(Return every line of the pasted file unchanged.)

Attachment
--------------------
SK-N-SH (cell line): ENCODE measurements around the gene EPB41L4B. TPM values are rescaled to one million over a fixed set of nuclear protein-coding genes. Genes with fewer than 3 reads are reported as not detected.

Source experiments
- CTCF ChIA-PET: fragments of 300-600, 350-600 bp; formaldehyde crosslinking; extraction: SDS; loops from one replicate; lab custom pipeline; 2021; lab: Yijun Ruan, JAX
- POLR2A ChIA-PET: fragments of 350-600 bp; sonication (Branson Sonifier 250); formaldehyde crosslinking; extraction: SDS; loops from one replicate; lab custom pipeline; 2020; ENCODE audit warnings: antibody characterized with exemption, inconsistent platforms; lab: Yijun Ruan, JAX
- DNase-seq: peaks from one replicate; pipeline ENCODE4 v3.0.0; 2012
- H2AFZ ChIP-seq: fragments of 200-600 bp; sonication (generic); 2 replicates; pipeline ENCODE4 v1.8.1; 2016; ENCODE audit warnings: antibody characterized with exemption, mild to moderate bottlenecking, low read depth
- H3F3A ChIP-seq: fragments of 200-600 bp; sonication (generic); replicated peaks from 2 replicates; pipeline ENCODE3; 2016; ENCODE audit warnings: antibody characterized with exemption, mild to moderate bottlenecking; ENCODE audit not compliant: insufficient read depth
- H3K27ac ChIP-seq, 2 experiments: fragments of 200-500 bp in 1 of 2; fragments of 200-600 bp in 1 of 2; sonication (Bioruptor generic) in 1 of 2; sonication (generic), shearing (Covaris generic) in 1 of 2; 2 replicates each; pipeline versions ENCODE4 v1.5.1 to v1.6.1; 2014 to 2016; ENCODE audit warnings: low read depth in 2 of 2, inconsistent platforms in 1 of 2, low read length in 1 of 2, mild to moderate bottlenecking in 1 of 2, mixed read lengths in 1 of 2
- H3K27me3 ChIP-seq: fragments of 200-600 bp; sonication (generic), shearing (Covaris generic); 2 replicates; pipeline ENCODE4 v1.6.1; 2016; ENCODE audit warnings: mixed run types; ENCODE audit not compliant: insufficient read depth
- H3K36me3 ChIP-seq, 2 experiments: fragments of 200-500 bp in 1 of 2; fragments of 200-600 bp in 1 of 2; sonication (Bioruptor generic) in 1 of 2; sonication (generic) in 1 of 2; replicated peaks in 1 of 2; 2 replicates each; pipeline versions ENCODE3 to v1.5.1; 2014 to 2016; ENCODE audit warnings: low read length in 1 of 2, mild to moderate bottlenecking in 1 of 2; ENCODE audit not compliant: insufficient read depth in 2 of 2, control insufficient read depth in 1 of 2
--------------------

SK-N-SH (cell line): ENCODE measurements around the gene EPB41L4B. TPM values are rescaled to one million over a fixed set of nuclear protein-coding genes. Genes with fewer than 3 reads are reported as not detected.

Source experiments
- CTCF ChIA-PET: fragments of 300-600, 350-600 bp; formaldehyde crosslinking; extraction: SDS; loops from one replicate; lab custom pipeline; 2021; lab: Yijun Ruan, JAX
- POLR2A ChIA-PET: fragments of 350-600 bp; sonication (Branson Sonifier 250); formaldehyde crosslinking; extraction: SDS; loops from one replicate; lab custom pipeline; 2020; ENCODE audit warnings: antibody characterized with exemption, inconsistent platforms; lab: Yijun Ruan, JAX
- DNase-seq: peaks from one replicate; pipeline ENCODE4 v3.0.0; 2012
- H2AFZ ChIP-seq: fragments of 200-600 bp; sonication (generic); 2 replicates; pipeline ENCODE4 v1.8.1; 2016; ENCODE audit warnings: antibody characterized with exemption, mild to moderate bottlenecking, low read depth
- H3F3A ChIP-seq: fragments of 200-600 bp; sonication (generic); replicated peaks from 2 replicates; pipeline ENCODE3; 2016; ENCODE audit warnings: antibody characterized with exemption, mild to moderate bottlenecking; ENCODE audit not compliant: insufficient read depth
- H3K27ac ChIP-seq, 2 experiments: fragments of 200-500 bp in 1 of 2; fragments of 200-600 bp in 1 of 2; sonication (Bioruptor generic) in 1 of 2; sonication (generic), shearing (Covaris generic) in 1 of 2; 2 replicates each; pipeline versions ENCODE4 v1.5.1 to v1.6.1; 2014 to 2016; ENCODE audit warnings: low read depth in 2 of 2, inconsistent platforms in 1 of 2, low read length in 1 of 2, mild to moderate bottlenecking in 1 of 2, mixed read lengths in 1 of 2
- H3K27me3 ChIP-seq: fragments of 200-600 bp; sonication (generic), shearing (Covaris generic); 2 replicates; pipeline ENCODE4 v1.6.1; 2016; ENCODE audit warnings: mixed run types; ENCODE audit not compliant: insufficient read depth
- H3K36me3 ChIP-seq, 2 experiments: fragments of 200-500 bp in 1 of 2; fragments of 200-600 bp in 1 of 2; sonication (Bioruptor generic) in 1 of 2; sonication (generic) in 1 of 2; replicated peaks in 1 of 2; 2 replicates each; pipeline versions ENCODE3 to v1.5.1; 2014 to 2016; ENCODE audit warnings: low read length in 1 of 2, mild to moderate bottlenecking in 1 of 2; ENCODE audit not compliant: insufficient read depth in 2 of 2, control insufficient read depth in 1 of 2